Exactly how has the pandemic impacted Canada’s job market? Well, retirements fell by 20 percent during the pandemic while resignations by workers unhappy with their jobs fell by 40 percent.
All this meant Canada’s job market was virtually put into suspended animation with both employers and employees preferring to play it safe. But that’s all in the past now. The pandemic may not be under total control but normalcy seems to be returning, at least to Canada’s job market.
June 2021 saw a 300 percent increase in worker resignations as compared to the previous year. There were 550,000 vacancies in the first quarter of 2021 while around 125,000 seniors will retire in the second half of the year.
Considering these trends, it’s not unrealistic to forecast that Canada will need around 750,000 skilled workers before the end of 2021. And how will Canadian employers find skilled workers to fill these positions?
EE, PNP, and TFWP—the Likely Solutions
Federal and provincial programs for permanent residence will help but employers’ first preference is obviously going to be the Temporary Foreign Worker program. This program requires mandatory LMIA applications and employers must also submit a transition plan for the position.
Despite this, the TFWP remains the fastest and simplest option for any Canadian employer seeking to hire a foreign skilled worker. This means you, as a skilled worker, need to focus on the TFWP even as you explore federal and provincial programs for permanent residence.
Here are three actionable steps that can improve your chances of quickly settling in Canada after you get a valid job offer from an employer who is eligible to hire a foreign worker.
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Identify Problem Areas and Avoid Delays
Are all your documents in order? Have you completed the language tests and scored more than the minimum score required by the program? And, more importantly, are your test results valid and will continue to be so when you apply?
From whether you have identified the right NOC code to the exact fee you need to pay along with your work permit application, it’s advisable to complete these preparatory steps in advance. Of course, the simplest and smartest option would be to work with an immigration attorney who can guide you through the entire process.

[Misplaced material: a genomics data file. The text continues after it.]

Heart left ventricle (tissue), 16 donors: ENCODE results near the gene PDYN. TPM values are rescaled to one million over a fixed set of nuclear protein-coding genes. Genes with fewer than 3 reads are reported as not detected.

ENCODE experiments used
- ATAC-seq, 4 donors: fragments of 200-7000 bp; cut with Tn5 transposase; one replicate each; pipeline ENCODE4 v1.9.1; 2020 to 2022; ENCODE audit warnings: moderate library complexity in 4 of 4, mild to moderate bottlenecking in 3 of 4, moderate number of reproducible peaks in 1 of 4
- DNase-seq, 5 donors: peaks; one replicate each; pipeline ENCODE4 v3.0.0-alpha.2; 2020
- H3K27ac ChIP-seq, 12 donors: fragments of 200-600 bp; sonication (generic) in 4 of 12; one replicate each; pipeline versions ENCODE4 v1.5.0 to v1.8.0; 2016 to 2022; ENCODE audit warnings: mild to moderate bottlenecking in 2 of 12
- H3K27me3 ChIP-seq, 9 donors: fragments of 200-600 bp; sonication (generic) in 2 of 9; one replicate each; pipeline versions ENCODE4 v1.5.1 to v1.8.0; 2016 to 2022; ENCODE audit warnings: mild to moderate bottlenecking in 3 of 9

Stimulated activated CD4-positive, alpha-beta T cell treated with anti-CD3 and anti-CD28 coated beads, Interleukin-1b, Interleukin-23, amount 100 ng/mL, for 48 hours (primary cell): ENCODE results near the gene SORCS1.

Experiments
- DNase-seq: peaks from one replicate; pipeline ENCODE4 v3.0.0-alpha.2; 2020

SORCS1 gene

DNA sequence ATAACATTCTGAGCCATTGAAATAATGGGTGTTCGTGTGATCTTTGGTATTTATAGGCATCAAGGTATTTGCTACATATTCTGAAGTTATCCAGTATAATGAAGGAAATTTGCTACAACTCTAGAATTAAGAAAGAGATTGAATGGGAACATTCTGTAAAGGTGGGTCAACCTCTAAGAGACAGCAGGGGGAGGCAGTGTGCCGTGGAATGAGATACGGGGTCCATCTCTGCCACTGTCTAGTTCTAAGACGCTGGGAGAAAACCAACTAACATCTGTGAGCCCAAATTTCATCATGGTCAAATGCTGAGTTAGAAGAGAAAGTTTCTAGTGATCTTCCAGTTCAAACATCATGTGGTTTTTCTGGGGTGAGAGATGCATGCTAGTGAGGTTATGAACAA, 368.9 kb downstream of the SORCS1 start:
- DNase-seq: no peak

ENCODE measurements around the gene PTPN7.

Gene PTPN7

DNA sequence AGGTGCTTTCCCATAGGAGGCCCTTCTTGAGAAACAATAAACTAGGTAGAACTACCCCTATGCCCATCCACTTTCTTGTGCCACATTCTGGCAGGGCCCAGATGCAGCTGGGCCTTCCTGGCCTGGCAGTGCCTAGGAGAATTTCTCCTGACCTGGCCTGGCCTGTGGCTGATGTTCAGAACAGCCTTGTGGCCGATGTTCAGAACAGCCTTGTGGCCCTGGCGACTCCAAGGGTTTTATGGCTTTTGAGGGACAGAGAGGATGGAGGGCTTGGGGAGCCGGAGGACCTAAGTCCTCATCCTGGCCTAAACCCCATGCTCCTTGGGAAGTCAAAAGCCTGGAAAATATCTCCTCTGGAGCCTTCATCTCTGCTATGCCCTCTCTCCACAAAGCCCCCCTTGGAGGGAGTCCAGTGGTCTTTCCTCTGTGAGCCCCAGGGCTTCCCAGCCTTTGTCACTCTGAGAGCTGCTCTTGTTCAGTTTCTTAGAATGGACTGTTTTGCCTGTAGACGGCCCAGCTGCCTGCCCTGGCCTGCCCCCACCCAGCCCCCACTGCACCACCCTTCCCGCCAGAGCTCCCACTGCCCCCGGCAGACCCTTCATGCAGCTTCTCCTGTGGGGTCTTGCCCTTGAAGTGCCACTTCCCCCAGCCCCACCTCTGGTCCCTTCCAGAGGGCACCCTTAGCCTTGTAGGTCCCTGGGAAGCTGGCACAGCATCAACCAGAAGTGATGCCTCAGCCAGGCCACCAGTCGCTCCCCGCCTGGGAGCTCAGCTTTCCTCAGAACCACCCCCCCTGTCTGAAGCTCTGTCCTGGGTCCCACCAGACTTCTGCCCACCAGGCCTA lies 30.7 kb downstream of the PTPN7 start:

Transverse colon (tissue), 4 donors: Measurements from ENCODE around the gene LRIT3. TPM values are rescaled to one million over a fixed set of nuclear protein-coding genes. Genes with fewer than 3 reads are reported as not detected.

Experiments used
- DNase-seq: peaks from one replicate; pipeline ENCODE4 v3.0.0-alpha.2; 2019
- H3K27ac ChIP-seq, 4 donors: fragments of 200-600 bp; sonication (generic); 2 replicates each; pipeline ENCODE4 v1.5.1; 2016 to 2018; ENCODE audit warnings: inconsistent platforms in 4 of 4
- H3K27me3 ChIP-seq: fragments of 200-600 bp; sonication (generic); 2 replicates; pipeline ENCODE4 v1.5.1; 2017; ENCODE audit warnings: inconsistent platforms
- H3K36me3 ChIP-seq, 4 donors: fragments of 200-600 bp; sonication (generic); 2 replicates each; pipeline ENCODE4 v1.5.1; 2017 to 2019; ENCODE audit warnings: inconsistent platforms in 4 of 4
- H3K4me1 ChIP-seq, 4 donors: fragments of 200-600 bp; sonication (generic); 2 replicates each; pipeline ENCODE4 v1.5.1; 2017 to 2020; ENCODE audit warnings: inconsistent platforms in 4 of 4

Shortlist Your Best Options and Prioritize
You don’t fulfill the minimum requirement of one year work experience and hence are not eligible for permanent residence? Then the smartest option until you gain this experience is to simply ignore PR options and focus on work permits only.
Qualifying for a LMIA-exempt work permit will significantly improve your chances of getting a job because this will be an additional positive reason for the employer to hire you. If that’s not possible, then make sure you are eligible for the TFWP work permit so that there are no delays or hassles once you have the job offer in hand.
Identify the Right Canadian Province for Your Skills
A tech worker is likely to find a job in Ontario’s tech hub as compared to other provinces. A fisheries’ related job position is unlikely to open up in the interiors of the county, right? You need not blindly ignore other provinces but it won’t hurt to identify provinces where your skills are in shortage and where you are likely to find a good job offer from a Canadian employer.
When assessing options in different provinces, make sure you give due weightage to pilot programs as well. Immigration pilots are setup to achieve specific goals like attracting immigrants working on specific occupations or to bring in skilled workers to a specific region.
Invariably, pilots have more relaxed eligibility requirements, which means you can still qualify for permanent residence even if you are not eligible under any federal program or one of the many provincial nomination programs and streams.
Finally, don’t keep in mind that the federal government or any of the provincial governments may announce temporary measures to boost immigration.
Recently, the federal government introduced six new streams for permanent residence for healthcare and non-healthcare skilled workers and international graduates as well. The best way to be prepared for such surprises is to work with an immigration professional and keep your filings and documents ready for submission at all times.